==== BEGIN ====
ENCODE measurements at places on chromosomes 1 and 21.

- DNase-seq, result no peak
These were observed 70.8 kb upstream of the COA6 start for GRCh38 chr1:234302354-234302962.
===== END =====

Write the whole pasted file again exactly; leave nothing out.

ENCODE measurements at places on chromosomes 1 and 21.

- DNase-seq, result no peak
These were observed 70.8 kb upstream of the COA6 start for GRCh38 chr1:234302354-234302962.